Live and let live-in

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While referring to women in live-in relationships, a Bench of the State Human Rights Commission of Rajasthan said on September 5 that the “concubine” life of a woman cannot be termed a dignified life. In the absence of any specific reference in the order to the complaints that triggered these provocative comments, it is difficult to say what the honourable justices sought to achieve by making them. The kindest interpretation would be that they were overcome by benevolent patriarchy, the kind which prompts universities to have more conservative curfews for female students. However, this seemingly innocuous need to ‘protect’ women is a symptom of a more pernicious disease: the need to ensure that women don’t challenge the patriarchal structures and institutions meant to keep them in their place.

The rights of parties who cohabit

In demanding a law that would provide avenues to formally recognise live-in relationships, the Bench touched upon an important legal issue. The Protection of Women from Domestic Violence Act, 2005, extends remedies in the legislation to ‘relationships in the nature of marriage’, and courts have repeatedly held that long, continuous cohabitation raises a presumption in favour of marriage. Notwithstanding this, there is a legal vacuum as regards the rights of parties who cohabit. The Supreme Court has passed several landmark judgments on intimate relationships. In Shafin Jahan v. Asokan (2018), it held that the right to choose one’s life partner is an important facet of the right to life, and social approval of intimate personal decisions should not be the basis for recognising them. In Navtej Johar v. Union of India (2018), it read down Section 377 of the IPC which criminalised consensual homosexual relationships. In light of this, it is important to note that being in a live-in relationship is a valid choice which deserves the recognition and protection of law. That said, there may also be those who cohabit informally because they cannot formalise their relationships, such as inter-caste/religion opposite-sex couples who are barred from marrying by social norms, or same-sex couples, who are barred from marrying by law. Informal cohabitation, like marriage, creates vulnerabilities due to divisions of labour that leave one party, usually the woman and her child, in greater need of financial support when the relationship ends. The law provides ways to address these vulnerabilities in marriages through the provision of rights to maintenance or inheritance, but the needs of informal cohabitants are left up to the discretion of judges, without any legal framework to guide them. However, it is not for these reasons that the SHRC has demanded the law. The real apprehension of the Bench is the alleged proliferation of live-in relationships, a social institution through which sexual freedom can be exercised outside marriage.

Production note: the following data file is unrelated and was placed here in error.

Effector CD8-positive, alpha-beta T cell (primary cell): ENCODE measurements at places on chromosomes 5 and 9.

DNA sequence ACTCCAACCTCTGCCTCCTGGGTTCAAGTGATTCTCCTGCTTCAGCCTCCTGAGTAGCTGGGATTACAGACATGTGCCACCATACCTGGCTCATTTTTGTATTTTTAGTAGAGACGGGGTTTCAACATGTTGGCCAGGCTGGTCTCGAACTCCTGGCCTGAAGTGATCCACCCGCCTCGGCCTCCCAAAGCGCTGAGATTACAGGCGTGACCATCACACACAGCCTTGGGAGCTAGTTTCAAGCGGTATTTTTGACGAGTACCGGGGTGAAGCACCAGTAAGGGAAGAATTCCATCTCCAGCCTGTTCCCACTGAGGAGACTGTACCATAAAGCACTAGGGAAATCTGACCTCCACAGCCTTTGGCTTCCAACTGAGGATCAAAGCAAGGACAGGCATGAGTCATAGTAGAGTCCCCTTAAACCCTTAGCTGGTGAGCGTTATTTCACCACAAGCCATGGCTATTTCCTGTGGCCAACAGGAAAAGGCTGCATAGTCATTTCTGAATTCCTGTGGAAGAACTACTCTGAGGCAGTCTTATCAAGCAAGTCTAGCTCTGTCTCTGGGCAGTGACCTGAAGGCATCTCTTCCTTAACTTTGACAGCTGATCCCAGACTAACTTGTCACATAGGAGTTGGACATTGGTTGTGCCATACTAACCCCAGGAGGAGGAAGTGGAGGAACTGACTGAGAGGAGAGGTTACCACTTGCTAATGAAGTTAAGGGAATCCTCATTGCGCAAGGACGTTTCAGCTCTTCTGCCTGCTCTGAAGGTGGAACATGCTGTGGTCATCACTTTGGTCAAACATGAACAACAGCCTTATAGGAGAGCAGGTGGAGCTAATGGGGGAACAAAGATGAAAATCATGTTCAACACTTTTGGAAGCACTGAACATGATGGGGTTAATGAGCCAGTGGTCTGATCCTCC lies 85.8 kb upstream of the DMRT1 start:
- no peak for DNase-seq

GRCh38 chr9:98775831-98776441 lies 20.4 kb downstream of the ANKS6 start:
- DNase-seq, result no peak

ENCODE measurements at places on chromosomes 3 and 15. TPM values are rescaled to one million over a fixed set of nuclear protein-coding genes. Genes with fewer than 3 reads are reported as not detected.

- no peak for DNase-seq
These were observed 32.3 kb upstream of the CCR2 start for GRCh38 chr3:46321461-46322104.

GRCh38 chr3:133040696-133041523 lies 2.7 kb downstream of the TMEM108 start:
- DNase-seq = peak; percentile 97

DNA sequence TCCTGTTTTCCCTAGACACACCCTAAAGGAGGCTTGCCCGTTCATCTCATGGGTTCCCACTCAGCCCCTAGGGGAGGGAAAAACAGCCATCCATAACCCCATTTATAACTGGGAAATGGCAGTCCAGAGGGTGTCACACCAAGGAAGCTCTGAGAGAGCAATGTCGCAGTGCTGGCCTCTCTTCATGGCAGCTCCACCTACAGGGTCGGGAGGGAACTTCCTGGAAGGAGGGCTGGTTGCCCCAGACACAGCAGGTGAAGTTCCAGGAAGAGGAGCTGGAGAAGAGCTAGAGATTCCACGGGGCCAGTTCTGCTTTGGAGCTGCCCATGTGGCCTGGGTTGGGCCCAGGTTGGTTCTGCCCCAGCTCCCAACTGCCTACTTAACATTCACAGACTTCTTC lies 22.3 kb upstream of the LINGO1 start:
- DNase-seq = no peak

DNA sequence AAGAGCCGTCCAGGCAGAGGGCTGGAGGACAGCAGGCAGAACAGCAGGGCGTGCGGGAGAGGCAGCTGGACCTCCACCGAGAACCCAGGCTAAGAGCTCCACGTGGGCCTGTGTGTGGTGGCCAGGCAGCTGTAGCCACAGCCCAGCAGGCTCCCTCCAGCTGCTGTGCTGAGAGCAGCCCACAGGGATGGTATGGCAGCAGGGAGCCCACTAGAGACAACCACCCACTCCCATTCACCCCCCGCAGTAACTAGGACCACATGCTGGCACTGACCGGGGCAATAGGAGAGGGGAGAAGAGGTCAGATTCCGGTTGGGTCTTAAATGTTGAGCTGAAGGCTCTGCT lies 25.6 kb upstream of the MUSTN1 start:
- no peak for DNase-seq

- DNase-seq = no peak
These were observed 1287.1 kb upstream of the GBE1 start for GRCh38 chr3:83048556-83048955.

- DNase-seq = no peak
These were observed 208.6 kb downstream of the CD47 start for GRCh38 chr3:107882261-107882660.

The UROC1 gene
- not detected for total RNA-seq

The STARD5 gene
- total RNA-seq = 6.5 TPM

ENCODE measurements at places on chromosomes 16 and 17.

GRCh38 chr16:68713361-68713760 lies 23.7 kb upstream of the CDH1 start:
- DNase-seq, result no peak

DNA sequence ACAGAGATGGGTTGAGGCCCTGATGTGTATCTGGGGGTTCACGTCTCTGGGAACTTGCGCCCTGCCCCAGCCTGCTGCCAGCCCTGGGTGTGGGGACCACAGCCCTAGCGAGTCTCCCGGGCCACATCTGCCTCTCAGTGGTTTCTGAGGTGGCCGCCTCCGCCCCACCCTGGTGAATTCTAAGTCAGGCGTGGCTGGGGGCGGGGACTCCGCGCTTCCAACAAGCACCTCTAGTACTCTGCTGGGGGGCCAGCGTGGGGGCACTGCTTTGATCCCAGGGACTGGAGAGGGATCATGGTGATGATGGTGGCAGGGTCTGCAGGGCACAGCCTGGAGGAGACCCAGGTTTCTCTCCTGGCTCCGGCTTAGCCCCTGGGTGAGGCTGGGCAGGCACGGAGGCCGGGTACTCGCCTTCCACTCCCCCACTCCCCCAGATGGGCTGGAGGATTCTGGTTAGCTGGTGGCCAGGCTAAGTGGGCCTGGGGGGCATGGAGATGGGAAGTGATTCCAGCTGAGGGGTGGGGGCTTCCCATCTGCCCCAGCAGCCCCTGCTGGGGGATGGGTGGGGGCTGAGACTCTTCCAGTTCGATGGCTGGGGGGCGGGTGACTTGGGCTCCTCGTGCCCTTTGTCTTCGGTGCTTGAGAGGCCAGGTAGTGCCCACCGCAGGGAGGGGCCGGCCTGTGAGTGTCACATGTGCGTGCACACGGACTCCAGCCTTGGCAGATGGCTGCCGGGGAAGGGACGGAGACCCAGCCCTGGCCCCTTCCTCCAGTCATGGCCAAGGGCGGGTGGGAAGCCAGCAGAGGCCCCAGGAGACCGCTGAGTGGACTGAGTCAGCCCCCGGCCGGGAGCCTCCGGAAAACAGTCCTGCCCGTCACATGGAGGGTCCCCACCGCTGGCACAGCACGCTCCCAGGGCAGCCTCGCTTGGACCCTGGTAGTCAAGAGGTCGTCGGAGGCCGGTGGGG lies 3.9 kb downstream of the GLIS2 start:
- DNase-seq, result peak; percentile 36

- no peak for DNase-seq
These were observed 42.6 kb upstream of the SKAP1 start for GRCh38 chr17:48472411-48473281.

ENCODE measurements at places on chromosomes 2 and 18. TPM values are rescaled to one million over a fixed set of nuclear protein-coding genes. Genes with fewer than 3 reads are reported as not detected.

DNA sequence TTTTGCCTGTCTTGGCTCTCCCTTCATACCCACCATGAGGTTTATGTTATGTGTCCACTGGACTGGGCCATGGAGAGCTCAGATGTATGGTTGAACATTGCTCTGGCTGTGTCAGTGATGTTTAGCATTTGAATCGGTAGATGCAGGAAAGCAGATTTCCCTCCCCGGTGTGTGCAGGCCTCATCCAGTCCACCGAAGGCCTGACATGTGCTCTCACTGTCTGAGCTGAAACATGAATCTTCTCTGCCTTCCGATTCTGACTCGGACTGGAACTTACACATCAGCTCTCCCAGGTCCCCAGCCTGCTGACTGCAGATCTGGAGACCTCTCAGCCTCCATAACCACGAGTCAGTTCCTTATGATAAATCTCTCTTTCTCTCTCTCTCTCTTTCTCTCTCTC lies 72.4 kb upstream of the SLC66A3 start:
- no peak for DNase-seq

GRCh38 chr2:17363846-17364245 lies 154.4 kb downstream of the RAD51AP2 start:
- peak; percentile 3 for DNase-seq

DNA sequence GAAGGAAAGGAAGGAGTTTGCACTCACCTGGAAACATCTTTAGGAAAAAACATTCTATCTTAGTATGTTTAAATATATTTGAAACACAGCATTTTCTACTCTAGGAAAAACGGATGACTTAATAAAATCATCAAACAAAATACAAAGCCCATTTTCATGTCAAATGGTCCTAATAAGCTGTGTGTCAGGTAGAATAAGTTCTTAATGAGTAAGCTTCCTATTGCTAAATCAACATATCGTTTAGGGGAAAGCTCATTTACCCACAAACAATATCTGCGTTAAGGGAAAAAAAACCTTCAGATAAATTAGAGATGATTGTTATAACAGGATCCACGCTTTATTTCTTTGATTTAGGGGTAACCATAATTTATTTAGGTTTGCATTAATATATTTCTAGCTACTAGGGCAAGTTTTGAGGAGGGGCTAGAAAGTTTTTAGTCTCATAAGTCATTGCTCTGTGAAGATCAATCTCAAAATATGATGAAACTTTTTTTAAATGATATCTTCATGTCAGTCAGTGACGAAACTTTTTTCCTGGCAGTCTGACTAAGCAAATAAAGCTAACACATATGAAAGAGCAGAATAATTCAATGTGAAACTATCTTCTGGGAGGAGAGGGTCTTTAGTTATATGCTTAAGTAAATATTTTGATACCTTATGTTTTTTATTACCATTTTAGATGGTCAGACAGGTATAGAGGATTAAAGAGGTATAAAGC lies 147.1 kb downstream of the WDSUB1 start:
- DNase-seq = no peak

Problematic proclamations

The SHRC’s order is problematic on many levels. One, Article 19 of the Constitution, which protects the right to freedom of speech and expression, includes the freedom to express one’s identity, sexual preferences, and love. The right to life and personal liberty under Article 21 includes the right to privacy. The right to choose how to organise one’s personal intimacies is an important facet of the right to privacy and, therefore, outside the purview of the state. Demanding that the government seek to prohibit live-in relationships is therefore brazen contempt of the decisions of the apex court.

Two, the language of the SHRC promotes sexist and heteronormative stereotypes, and ignores social reality. At one level, in stating that women in live-in relationships are ‘kept’ as concubines, it ignores the possibility that such relationships could be a viable alternative in cases where marriage is legally or socially prohibited. It also assumes that marriage is, or ought to be, the only relationship through which women sexually associate with men. At another level, by equating women who cohabit with concubines, it entrenches the patriarchal Madonna-whore dichotomy: women can either be good women who abide by the societal boundaries set for them or bad women who dare transgress these boundaries. The fact that this language was used by a body tasked with protecting and upholding human rights makes the proclamations doubly egregious.

Finally, the language in the order will likely create a chilling effect, preventing vulnerable citizens, in need of legal protection, from seeking redress.

The SHRC also demanded that governments run awareness campaigns against live-in relationships. It is worth considering whether that time and money might be better spent in campaigns to sensitise the functionaries of the justice system instead.

Shraddha Chaudhary is Senior Research Associate, Jindal Global Law School, Sonepat

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Printable version | Dec 5, 2020 4:36:56 PM |

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